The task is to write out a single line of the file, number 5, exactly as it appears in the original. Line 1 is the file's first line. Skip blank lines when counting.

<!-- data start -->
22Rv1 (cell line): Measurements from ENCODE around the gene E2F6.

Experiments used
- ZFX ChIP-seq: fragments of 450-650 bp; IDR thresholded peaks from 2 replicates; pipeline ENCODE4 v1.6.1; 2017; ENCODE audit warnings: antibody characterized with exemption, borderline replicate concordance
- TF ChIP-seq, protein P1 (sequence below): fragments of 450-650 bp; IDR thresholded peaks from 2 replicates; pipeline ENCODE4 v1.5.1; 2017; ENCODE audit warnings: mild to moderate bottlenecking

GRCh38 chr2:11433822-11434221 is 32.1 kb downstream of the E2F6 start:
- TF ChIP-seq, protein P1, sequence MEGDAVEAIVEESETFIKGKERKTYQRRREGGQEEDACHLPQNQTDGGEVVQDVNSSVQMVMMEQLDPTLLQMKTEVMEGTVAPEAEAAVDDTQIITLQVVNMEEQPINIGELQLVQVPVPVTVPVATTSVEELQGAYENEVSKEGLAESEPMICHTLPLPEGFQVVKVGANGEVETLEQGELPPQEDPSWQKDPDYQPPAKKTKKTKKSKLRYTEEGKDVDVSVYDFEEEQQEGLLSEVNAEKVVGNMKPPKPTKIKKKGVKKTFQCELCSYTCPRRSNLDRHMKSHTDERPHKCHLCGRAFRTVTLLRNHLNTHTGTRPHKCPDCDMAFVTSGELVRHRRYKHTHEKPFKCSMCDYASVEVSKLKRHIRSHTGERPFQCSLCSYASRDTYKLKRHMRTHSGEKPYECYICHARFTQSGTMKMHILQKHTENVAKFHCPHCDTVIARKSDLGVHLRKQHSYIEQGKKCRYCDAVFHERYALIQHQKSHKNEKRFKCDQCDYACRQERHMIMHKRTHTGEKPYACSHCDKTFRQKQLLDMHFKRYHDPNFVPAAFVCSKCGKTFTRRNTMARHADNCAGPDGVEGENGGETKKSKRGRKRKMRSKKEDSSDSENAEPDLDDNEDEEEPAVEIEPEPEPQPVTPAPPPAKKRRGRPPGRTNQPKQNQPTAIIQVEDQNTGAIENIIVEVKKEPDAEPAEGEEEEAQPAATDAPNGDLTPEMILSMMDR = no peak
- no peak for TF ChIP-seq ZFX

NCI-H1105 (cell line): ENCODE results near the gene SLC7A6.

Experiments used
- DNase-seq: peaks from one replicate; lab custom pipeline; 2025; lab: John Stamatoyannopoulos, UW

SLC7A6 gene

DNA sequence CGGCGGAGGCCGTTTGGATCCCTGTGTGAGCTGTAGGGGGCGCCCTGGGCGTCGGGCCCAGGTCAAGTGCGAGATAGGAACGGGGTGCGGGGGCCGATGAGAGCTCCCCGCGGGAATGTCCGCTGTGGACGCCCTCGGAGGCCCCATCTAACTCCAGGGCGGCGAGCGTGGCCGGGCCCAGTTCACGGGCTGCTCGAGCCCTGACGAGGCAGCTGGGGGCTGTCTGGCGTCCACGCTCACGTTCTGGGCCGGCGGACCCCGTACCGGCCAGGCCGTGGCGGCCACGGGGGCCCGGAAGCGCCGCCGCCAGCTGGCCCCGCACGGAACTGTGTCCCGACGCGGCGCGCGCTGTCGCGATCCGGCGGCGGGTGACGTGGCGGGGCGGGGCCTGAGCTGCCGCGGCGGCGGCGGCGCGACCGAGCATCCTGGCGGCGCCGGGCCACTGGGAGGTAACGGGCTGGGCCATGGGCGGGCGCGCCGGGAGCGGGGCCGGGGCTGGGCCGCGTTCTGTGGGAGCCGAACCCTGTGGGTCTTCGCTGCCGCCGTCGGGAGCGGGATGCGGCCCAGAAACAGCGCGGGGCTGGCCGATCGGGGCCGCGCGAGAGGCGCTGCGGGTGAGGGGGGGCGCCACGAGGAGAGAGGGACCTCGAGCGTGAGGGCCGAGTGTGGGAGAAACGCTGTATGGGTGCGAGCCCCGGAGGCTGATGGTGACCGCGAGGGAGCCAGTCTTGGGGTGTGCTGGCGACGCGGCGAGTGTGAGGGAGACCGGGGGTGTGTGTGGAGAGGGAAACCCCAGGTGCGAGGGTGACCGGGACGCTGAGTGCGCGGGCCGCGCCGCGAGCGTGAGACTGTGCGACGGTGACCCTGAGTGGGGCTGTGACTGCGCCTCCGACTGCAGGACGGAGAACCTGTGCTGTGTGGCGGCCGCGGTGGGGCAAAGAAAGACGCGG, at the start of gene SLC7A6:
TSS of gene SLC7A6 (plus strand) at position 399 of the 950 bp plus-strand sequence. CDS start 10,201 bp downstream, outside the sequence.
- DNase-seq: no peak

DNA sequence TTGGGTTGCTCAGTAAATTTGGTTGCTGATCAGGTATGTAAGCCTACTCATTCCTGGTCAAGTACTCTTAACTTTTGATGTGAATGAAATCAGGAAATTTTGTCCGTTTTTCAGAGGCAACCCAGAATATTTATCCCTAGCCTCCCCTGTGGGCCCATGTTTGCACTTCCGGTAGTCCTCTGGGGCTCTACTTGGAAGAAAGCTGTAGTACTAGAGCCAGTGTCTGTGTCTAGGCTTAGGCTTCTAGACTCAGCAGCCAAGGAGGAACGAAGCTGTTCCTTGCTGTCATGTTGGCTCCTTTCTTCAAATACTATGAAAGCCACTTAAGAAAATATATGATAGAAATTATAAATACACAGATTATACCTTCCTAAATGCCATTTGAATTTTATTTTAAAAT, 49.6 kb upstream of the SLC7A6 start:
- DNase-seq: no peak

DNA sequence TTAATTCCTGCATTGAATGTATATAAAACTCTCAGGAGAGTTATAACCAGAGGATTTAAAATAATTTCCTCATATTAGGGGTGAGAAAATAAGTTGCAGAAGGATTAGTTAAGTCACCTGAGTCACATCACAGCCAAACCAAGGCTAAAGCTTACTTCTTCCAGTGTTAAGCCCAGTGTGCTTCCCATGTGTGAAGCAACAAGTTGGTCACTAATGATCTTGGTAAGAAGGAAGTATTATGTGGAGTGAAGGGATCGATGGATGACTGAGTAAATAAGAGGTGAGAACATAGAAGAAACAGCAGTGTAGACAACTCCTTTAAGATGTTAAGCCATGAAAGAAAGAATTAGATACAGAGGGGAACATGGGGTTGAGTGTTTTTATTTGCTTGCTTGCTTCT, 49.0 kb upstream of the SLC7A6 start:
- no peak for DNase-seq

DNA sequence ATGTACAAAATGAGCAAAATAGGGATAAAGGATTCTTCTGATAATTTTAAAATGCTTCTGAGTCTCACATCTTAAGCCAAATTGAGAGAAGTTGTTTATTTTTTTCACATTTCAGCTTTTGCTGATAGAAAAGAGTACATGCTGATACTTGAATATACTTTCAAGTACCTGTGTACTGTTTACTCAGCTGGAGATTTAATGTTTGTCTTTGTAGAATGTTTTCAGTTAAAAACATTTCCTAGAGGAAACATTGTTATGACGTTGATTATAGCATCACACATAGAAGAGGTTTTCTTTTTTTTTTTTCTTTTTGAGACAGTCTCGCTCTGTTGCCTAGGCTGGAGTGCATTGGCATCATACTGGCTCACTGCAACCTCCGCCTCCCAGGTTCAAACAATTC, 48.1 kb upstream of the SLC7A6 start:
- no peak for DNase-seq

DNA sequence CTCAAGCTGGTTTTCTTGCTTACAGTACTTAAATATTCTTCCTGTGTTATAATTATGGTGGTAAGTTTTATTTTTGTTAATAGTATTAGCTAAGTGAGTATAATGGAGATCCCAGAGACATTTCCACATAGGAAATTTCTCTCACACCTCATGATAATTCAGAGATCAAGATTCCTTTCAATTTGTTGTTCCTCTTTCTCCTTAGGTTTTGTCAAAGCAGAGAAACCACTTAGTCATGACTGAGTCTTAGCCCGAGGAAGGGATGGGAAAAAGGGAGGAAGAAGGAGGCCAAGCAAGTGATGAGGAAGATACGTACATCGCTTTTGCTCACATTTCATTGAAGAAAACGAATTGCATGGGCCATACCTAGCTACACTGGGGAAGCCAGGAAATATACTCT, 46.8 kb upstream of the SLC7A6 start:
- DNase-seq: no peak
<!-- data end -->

GRCh38 chr2:11433822-11434221 is 32.1 kb downstream of the E2F6 start: